Kenya and Brazil. The documents were revealed to have come from Brittany
Kaiser, an ex-Cambridge Analytica employee turned whistleblower, and to be
the same ones subpoeaned by Robert Mueller's investigation into Russian
interference in the 2016 presidential election.

Kaiser, who starred in the Oscar-shortlisted Netflix documentary The Great
Hack, decided to go public after last month's election in Britain. “It's so
abundantly clear our electoral systems are wide open to abuse,'' she
said. “I'm very fearful about what is going to happen in the US election
later this year, and I think one of the few ways of protecting ourselves is
to get as much information out there as possible.''

The documents were retrieved from her email accounts and hard drives, and
though she handed over some material to parliament in April 2018, she said
there were thousands and thousands more pages which showed a “breadth and
depth of the work'' that went “way beyond what people think they know about
=98the Cambridge Analytica scandal'''.

Steele made a rare public intervention to comment on the leaks. He said that
while he didn't know what was in them, the context couldn't be more
important because “on our current trajectory these problems are likely to
get worse, not better, and with crucial 2020 elections in America and
elsewhere approaching, this is a very scary prospect. Something radical
needs to be done about it, and fast.''

He said authorities in the west had failed to punish those practising social
and other media manipulation, and “the result will be that while CA may
have been exposed and eventually shut down, other, even more sophisticated
actors will have been emboldened to interfere in our elections and sow
social divisions''.

Kaiser said the Facebook data scandal was part of a much bigger global
operation that worked with governments, intelligence agencies, commercial
companies and political campaigns to manipulate and influence people, and
that raised huge national security implications.

The unpublished documents contain material that suggests the firm was
working for a political party in Ukraine in 2017 even while under
investigation as part of Mueller's inquiry and emails that Kaiser says
described how the firm helped develop a “sophisticated infrastructure of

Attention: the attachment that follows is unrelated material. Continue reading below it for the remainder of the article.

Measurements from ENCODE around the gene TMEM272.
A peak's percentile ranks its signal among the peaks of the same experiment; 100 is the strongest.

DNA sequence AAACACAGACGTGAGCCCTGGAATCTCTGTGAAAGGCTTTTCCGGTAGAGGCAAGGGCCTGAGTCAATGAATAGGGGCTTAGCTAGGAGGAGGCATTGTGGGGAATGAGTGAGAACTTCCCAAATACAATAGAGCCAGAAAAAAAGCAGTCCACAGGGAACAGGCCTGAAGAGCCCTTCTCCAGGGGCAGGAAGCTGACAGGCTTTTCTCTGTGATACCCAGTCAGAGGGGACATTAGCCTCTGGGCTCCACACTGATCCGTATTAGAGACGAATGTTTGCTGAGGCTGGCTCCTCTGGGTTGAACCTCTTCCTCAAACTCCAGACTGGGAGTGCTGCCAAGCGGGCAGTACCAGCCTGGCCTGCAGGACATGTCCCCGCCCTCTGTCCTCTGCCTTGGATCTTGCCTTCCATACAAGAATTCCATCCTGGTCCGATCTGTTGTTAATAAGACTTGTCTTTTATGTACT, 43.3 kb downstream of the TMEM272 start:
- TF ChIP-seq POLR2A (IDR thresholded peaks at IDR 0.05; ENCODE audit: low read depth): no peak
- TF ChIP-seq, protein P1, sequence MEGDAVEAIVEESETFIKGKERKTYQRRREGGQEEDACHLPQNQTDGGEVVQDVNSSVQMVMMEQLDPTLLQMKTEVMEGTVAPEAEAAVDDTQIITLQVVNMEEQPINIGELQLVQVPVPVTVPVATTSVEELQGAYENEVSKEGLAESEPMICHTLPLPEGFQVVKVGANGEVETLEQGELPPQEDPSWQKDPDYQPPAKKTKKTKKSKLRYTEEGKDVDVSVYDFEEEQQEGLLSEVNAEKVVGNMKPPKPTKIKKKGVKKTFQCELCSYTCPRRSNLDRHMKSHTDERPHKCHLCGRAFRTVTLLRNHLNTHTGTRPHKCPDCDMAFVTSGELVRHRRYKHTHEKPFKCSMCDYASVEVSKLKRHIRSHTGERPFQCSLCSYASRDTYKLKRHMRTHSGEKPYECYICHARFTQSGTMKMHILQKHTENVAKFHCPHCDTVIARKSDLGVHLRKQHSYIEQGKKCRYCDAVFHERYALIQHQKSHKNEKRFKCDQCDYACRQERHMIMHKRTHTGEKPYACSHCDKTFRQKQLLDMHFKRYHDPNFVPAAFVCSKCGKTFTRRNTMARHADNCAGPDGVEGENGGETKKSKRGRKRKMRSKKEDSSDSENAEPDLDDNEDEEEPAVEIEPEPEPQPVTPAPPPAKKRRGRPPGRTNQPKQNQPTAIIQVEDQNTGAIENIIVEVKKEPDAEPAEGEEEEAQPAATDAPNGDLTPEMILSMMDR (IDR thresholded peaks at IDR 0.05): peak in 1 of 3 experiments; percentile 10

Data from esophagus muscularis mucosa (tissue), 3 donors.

shell companies that were designed to funnel dark money into politics''.

“There are emails between these major Trump donors discussing ways of
obscuring the source of their donations through a series of different
financial vehicles. These documents expose the entire dark money machinery
behind US politics.'' The same machinery, she says, was deployed in other
countries that Cambridge Analytica worked in, including, she claims,

Emma Briant, an academic at Bard College, New York, who specialises in investigating propaganda and has had access to some of the documents for research, said that what had been revealed was “the tip of the iceberg''.

Re: What happens if your mind lives forever on the Internet? (Rees and Shapir, RISKS-31.52)

Martin Ward <>
Sun, 5 Jan 2020 15:21:59 +0000
Re: Rees:

The point of the Turing Test is to determine if a machine can think like a
human being, *not* to attempt to fool people into believing that the machine
is intelligent (when it actually is not).  Cases where people were fooled
into thinking that they were talking to a person, when they did not know
that it was possible that they were talking to a machine, are therefore

Re: Shapir:

If the aim is to "fool people", then the the AI developers will be hardest,
if not impossible, to fool (as you assert).

If, however, the aim is to develop an intelligent machine, using the Turing
Test as the best method of testing that we have devised so far, then the AI
developers should be *easiest* to be convinced: they have programmed
behaviour into the system which they believe is actual intelligent thinking,
as similar as possible to real human thinking, so if the machine cannot
convince them, then it is unlikely to convince anyone else!  To convince the
creators, the program would have to exhibit behaviour beyond any specific
responses programmed into it: this is simply a basic requirement for any
real AI.

I suspect that Amos is correct in his opinion that "no AI program could ever
fool the people who create it": but if he is correct, then the reason is
that AI is impossible, not that the goal posts keep being moved. If the AI
program cannot convince the people who created it then, a fortiori, it
cannot convince the ordinary person, and it is not an intelligent machine.